What lessons can we learn from Cain’s grave sin?
Question: What prompted Cain to murder his brother Abel in Genesis 4?
Answer: Although Cain is known as the first murderer because he killed his brother Abel, his dispute was fundamentally with God.
The brothers’ parents, Adam and Eve—the first human beings—were evicted from the Garden of Eden after they ate fruit from the forbidden Tree of the Knowledge of Good and Evil, disobeying God’s instruction. “Then the Lord God said, ‘Behold, the man has become like one of Us, to know good and evil. And now, lest he put out his hand and take also of the tree of life, and eat, and live forever’—therefore the Lord God sent him out of the garden of Eden to till the ground from which he was taken” (Genesis 3:22–23).
When God banished Cain’s parents from Eden, He pronounced a curse: “Cursed is the ground for your sake; in toil you shall eat of it all the days of your life. Both thorns and thistles it shall bring forth for you, and you shall eat the herb of the field. In the sweat of your face you shall eat bread till you return to the ground, for out of it you were taken; for dust you are, and to dust you shall return” (vv. 17–19).
Unlike Adam and Eve, who before their sin had not needed to toil for their sustenance, Cain and Abel from the beginning had to work hard to be productive. Abel labored as a shepherd, while his older brother Cain practiced horticulture, tending crops from the ground (Genesis 4:2).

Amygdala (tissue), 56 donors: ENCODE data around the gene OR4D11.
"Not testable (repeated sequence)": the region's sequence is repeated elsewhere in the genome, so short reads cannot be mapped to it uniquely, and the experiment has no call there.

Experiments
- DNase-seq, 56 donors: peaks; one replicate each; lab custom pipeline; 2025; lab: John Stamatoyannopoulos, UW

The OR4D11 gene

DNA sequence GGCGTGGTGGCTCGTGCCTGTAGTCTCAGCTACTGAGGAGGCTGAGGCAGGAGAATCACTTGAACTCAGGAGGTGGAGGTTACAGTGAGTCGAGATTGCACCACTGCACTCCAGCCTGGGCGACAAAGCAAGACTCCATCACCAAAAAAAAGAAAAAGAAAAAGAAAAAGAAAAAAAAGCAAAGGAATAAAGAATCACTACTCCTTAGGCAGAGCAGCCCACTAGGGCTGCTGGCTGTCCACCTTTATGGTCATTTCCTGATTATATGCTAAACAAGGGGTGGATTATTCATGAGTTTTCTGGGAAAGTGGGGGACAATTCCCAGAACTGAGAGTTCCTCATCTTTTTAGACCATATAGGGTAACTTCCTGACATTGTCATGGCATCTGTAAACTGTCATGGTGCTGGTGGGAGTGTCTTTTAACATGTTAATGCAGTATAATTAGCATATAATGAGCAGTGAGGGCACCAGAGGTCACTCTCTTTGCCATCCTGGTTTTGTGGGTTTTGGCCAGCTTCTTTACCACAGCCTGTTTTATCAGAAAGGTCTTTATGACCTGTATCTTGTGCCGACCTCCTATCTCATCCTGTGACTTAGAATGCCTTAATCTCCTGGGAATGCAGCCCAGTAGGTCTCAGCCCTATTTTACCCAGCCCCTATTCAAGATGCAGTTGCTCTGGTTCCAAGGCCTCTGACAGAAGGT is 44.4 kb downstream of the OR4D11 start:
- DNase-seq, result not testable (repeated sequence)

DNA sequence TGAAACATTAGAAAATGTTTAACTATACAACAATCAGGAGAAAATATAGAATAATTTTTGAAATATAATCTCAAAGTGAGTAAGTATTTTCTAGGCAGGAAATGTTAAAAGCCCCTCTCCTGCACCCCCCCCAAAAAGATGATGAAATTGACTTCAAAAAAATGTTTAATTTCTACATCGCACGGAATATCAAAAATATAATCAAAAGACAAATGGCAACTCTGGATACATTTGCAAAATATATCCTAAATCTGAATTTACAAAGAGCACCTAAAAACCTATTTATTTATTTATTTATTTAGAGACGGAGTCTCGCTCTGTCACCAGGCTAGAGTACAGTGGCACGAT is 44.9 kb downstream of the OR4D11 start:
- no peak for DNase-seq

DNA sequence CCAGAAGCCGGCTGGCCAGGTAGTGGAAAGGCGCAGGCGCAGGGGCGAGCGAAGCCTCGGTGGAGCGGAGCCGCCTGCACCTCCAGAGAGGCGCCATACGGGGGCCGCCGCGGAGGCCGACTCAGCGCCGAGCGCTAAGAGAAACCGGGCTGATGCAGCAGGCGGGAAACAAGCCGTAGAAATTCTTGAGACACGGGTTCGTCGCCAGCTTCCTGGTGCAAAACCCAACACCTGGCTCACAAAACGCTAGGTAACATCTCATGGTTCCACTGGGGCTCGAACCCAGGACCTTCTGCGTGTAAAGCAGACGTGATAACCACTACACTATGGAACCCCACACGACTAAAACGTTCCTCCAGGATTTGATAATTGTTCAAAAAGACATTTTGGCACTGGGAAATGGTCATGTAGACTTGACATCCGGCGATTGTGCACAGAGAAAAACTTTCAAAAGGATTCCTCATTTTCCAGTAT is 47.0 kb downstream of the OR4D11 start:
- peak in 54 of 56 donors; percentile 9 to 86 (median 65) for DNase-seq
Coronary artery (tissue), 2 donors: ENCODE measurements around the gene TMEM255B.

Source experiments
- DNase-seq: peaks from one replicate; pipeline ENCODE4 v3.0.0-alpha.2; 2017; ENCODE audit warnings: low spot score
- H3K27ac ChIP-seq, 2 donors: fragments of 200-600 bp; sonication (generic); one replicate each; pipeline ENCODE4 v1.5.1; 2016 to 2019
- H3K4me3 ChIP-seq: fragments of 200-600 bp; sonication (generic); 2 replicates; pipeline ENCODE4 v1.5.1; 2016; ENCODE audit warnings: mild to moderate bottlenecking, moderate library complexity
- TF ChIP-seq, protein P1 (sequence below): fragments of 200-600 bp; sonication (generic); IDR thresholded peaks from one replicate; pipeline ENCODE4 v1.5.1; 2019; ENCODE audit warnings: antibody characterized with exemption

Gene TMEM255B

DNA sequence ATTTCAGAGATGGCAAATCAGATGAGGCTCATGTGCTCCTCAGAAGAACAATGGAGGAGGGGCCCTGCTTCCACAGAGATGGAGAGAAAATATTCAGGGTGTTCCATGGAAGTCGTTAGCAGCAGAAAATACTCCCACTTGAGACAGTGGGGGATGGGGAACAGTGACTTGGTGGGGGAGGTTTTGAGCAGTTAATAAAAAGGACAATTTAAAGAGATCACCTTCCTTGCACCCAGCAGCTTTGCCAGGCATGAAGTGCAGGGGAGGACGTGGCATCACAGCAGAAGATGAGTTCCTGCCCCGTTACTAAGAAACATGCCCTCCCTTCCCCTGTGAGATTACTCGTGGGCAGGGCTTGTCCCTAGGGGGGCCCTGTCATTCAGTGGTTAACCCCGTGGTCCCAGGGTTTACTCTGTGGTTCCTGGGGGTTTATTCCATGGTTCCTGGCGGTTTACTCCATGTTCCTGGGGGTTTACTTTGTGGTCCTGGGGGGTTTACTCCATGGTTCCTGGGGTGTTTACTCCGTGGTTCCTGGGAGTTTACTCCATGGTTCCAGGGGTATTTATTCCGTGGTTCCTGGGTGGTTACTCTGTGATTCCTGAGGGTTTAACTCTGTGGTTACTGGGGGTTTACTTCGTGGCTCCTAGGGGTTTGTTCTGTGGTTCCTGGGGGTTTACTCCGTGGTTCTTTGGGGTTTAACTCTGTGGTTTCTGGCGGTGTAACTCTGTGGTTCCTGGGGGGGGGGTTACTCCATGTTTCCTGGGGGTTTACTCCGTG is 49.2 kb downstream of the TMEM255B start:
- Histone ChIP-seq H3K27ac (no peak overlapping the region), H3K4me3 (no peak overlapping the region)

When God required a sacrifice, Abel brought “the firstborn of his flock and of their fat” (v. 4). By bringing the firstborn of his flock for sacrifice, Abel’s sacrifice prefigured Jesus Christ’s sacrifice for all humanity. Cain, by contrast, simply brought “an offering of the fruit of the ground” (v. 3).
How did God respond? “And the Lord respected Abel and his offering, but He did not respect Cain and his offering. And Cain was very angry, and his countenance fell” (vv. 4–5). God did not accept Cain’s offering. However, God did not reject Cain himself; He told Cain that He would indeed accept a proper offering (v. 7).
God warned Cain to rule over his sinful impulses; yet he remained angry, and in his anger murdered his brother Abel, who had pleased God (v. 8).
What lessons should we draw from this? It was Cain’s attitude that made his offering unacceptable; his real problem was in his heart. God, detecting Cain’s rebellious and unrepentant attitude, rejected the offering. After all, God has said plainly, “I desire mercy and not sacrifice” (Hosea 6:6; Matthew 9:13). Cain, with a murderous heart—angry that his righteous brother’s offering had been accepted—lacked both the mercy and the obedience God desired.
The Apostle John, warning us against Cain’s attitude, wrote that “this is the message that you heard from the beginning, that we should love one another, not as Cain who was of the wicked one and murdered his brother. And why did he murder him? Because his works were evil and his brother’s righteous” (1 John 3:11–12).
By contrast, Abel’s righteous deeds remain as a memorial even today: “By faith Abel offered to God a more excellent sacrifice than Cain, through which he obtained witness that he was righteous, God testifying of his gifts; and through it he being dead still speaks” (Hebrews 11:4).
Christians are called to be obedient and righteous like Abel, not rebellious and angry like Cain. They are to love God and His ways, and willingly obey Him rather than resent living under His commands. Sadly, there is some of Cain’s attitude in every mind that is not yet perfectly surrendered to God—but, thankfully, God has offered His Son as a sacrifice for us. If we accept Christ’s sacrifice and repent of our sins, we can please God as Abel did, and with the help of His Holy Spirit we can live the righteous lives God desires of us.